Fort Griffin, TX

By: Lawrence Clayton

Type: General Entry

Published: 1952

Updated: January 2, 2020

The town of Fort Griffin grew up on the level bottomland between the military fort bearing the same name and the Clear Fork of the Brazos River. The fort stood on a hill, and the townsite was frequently called the Bottom or the Flat. U.S. Highway 283 runs by the site about fifteen miles north of Albany in northern Shackelford County. The town, begun in the late 1860s, grew and quickly gained the reputation of a lawless frontier outpost that attracted such women as Lottie Deno and Mollie McCabe; lawmen Patrick F. Garrett, Doc Holiday, and Wyatt Earp; outlaws such as John Wesley Hardin; and men such as John Selman and John M. Larn, who lived on both sides of the law. By 1874 the lawlessness of the community had become so extreme that the commander of the fort placed the town under government control and forced a number of undesirable residents to leave; this situation lasted until the organization of Shackelford County later in the year. The community served as a major supply source for buffalo hunters, especially during the busy seasons from 1874 to 1876–77. The sale of hides and salted meat was brisk during this period. The Butterfield Overland Mail route passed west and north of the townsite at Clear Fork Crossing, and herds on the Western Trail after 1875 passed it en route to Kansas railheads. A newspaper, the Fort Griffin Echo, was published from 1879 to 1882, and a local academy operated for several years. At its height, Fort Griffin had a permanent population of about 1,000 and an estimated transient population of nearly twice that. With the buffalo gone, the trail drivers' needs served by Albany to the south, and the contingent of soldiers greatly reduced, the town declined. When the fort closed on May 31, 1881, and the Texas Central Railroad laid tracks through Albany instead of Fort Griffin, the end came rapidly. Although it survived into the twentieth century as a rural community with a school and country store, virtually nothing remains of this once riotous, flourishing town. By the 1940s the school consolidated with Albany's, and the post office closed.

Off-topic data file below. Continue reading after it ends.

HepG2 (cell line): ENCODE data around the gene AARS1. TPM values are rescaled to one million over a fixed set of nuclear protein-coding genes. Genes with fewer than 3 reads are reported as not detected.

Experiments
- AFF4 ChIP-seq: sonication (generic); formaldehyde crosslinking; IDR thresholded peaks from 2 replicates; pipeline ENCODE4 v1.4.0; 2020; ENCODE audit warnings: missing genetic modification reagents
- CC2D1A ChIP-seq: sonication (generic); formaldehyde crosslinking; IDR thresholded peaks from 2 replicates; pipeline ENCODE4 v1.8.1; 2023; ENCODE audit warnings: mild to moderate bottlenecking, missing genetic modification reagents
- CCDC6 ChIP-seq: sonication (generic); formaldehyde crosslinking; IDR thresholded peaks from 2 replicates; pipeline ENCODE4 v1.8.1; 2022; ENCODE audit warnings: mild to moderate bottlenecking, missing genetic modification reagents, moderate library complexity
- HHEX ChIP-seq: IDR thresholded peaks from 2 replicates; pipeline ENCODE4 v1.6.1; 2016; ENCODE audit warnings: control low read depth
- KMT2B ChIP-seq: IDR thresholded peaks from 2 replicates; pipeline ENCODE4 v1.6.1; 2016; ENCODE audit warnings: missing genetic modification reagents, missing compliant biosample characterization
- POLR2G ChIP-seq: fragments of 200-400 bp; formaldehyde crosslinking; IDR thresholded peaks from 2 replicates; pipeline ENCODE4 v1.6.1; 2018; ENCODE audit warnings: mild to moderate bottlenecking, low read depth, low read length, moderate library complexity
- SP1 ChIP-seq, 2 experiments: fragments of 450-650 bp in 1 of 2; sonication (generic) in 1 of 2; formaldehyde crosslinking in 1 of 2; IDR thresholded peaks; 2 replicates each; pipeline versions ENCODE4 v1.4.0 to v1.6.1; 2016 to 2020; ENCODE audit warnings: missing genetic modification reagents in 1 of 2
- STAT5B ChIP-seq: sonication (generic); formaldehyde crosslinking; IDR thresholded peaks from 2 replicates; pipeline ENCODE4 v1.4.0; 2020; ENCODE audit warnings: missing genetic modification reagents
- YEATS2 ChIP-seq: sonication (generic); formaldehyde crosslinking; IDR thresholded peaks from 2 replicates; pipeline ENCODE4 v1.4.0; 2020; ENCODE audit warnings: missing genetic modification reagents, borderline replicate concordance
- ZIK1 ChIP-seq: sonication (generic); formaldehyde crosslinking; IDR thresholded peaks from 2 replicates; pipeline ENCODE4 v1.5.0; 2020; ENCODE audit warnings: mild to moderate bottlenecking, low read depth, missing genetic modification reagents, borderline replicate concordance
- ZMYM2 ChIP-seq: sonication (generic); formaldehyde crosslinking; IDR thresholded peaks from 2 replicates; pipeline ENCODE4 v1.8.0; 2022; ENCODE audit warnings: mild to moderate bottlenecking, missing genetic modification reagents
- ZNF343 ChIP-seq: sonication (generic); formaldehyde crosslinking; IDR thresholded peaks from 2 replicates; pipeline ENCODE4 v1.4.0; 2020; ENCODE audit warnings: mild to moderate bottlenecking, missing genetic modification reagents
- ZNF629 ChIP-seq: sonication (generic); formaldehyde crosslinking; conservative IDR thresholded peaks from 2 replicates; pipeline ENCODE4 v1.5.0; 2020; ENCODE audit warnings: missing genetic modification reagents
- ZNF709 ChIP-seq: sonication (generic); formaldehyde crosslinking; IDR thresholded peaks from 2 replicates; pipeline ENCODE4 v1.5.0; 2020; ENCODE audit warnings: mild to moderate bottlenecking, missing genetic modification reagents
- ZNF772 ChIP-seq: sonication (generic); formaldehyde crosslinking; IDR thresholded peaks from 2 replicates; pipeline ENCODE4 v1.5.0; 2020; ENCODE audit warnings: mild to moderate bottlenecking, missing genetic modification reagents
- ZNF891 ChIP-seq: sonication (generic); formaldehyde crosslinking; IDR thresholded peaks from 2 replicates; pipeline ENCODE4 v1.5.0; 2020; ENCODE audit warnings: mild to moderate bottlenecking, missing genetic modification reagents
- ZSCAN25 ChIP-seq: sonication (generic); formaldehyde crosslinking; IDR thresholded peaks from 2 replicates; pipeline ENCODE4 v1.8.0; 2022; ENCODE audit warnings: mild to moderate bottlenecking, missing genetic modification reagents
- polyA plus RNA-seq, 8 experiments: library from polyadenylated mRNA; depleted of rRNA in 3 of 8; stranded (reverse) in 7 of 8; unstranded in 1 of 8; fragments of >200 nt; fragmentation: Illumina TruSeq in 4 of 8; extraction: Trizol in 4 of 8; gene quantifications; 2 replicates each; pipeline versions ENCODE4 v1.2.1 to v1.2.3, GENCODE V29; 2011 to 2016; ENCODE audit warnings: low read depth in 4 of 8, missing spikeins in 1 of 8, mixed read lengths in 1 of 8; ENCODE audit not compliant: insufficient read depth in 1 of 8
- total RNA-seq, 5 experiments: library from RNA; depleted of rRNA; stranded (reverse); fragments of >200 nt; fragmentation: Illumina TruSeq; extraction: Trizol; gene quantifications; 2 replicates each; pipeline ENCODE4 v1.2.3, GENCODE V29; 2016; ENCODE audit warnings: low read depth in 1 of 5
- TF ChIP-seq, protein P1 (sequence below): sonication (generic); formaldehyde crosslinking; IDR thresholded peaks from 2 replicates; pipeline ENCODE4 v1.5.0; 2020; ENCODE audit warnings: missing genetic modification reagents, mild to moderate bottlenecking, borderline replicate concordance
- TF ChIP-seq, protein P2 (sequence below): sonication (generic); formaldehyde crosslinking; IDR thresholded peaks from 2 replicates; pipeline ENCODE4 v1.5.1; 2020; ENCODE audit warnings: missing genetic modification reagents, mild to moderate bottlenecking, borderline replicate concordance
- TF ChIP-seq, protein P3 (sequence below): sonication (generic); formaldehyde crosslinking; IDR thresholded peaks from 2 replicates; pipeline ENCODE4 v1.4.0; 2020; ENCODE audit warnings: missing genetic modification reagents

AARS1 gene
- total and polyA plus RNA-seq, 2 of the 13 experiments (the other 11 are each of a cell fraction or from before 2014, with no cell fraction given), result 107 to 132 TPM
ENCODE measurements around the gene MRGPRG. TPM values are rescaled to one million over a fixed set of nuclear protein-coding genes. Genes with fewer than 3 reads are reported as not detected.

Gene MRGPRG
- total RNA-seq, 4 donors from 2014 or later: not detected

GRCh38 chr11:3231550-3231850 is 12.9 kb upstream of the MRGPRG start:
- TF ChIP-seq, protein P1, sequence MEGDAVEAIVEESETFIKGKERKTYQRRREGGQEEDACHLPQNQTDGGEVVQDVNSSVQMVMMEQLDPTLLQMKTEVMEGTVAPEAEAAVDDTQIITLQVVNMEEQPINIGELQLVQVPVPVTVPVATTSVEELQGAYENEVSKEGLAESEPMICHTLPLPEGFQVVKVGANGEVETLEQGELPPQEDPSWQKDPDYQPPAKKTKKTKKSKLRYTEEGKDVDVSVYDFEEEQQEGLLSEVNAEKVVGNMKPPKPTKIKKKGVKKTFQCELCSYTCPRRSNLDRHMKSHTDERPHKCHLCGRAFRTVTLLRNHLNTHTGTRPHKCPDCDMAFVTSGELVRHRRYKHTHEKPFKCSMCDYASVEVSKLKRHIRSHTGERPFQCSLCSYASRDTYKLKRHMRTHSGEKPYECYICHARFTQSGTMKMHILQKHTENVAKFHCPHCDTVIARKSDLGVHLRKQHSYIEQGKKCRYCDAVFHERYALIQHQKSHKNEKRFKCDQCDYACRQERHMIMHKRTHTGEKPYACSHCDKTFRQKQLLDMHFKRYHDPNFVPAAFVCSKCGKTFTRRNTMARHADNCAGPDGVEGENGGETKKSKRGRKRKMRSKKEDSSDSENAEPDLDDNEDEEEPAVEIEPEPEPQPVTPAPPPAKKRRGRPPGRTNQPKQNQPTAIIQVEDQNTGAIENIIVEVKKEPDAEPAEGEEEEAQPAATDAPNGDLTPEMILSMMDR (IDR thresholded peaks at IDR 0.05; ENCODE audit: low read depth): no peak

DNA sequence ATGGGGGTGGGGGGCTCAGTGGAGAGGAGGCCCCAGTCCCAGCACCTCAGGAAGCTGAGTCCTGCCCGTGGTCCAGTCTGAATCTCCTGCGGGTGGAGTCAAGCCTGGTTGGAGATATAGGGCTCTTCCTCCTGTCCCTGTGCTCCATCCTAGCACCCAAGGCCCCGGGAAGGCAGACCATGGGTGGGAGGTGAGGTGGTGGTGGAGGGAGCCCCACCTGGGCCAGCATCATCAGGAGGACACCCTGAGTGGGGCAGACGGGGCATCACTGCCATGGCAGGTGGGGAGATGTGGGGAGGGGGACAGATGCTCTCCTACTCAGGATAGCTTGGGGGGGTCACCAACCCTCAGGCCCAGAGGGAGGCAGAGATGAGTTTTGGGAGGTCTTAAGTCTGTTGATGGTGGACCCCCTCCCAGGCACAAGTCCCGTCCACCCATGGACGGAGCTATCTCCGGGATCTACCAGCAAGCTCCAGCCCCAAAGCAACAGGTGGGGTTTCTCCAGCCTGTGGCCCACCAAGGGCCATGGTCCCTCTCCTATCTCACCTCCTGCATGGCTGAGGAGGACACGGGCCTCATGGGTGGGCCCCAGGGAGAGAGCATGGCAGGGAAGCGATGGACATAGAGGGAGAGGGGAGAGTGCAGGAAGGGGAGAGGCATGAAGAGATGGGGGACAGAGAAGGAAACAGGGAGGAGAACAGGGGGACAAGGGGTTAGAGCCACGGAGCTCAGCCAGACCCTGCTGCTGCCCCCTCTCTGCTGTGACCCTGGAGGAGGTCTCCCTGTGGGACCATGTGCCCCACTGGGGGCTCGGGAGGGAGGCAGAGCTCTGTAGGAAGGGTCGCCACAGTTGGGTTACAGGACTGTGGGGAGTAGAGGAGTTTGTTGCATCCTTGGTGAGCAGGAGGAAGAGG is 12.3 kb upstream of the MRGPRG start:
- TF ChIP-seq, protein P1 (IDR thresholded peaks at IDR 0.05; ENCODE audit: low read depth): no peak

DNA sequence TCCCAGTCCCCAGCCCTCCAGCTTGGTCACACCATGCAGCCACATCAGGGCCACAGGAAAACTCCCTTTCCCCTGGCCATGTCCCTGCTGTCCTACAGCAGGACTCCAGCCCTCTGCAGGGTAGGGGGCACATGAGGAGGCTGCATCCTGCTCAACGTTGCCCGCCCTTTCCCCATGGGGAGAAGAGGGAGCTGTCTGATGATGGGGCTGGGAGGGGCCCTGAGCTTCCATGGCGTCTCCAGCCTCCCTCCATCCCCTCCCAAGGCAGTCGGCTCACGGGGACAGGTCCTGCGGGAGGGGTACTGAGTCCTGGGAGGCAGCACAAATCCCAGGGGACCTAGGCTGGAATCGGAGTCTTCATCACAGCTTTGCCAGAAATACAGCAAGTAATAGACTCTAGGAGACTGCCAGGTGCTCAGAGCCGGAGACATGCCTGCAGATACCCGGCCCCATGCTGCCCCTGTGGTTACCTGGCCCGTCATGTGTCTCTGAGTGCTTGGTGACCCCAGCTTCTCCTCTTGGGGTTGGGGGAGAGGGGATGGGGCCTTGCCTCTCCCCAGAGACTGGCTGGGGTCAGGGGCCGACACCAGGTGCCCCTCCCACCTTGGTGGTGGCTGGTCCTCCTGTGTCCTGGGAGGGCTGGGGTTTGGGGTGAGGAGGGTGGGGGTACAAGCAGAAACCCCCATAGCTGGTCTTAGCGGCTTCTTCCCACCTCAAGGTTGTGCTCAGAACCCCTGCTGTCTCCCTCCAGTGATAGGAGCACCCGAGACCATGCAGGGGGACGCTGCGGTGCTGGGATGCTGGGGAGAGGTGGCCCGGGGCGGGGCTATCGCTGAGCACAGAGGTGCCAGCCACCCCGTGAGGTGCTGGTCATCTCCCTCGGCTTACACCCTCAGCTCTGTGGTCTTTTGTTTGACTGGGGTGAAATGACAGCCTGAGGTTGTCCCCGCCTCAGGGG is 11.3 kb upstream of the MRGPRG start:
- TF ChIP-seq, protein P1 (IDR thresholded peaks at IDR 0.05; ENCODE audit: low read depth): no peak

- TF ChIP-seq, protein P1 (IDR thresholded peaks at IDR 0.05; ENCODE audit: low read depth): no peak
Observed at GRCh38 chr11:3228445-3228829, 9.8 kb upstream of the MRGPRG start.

Only remnants of a couple of the original buildings remain at the town site, but several are being reconstructed on the existing foundations. The Texas Parks and Wildlife Department held responsibility for preservation at the Fort Griffin State Historic Site until January 1, 2008, when the Texas Historical Commission acquired the 506 acre park and partially restored the fort ruins. The remaining fort buildings include a mess hall, barracks, administration building, powder magazine, and a restored bakery. Other remnants include a hand dug well, cistern, foundations, and a rock chimney. Recently, the Texas Historical Commission cleared mesquite trees and cactus from the site, and will expand a visitor center, as well as increase archaeological digs.

T. Lindsay Baker, Ghost Towns of Texas (Norman: University of Oklahoma Press, 1986). Roscoe P. and Margaret B. Conkling, The Butterfield Overland Mail, 1857–1869 (3 vols., Glendale, California: Clark, 1947). Frances Mayhugh Holden, Lambshead Before Interwoven: A Texas Range Chronicle, 1848–1878 (College Station: Texas A&M University Press, 1982). Sallie Reynolds Matthews, Interwoven: A Pioneer Chronicle (Houston: Anson Jones, 1936; 4th ed., College Station: Texas A&M University Press, 1982). Carl Coke Rister, Fort Griffin on the Texas Frontier (Norman: University of Oklahoma Press, 1956). Edgar Rye, The Quirt and the Spur: Vanishing Shadows of the Texas Frontier (Chicago: Conkey, 1909; facsimile ed., Austin: Steck-Vaughn, 1967).


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The following, adapted from the Chicago Manual of Style, 15th edition, is the preferred citation for this entry.

Lawrence Clayton, “Fort Griffin, TX,” Handbook of Texas Online, accessed September 23, 2021,

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January 2, 2020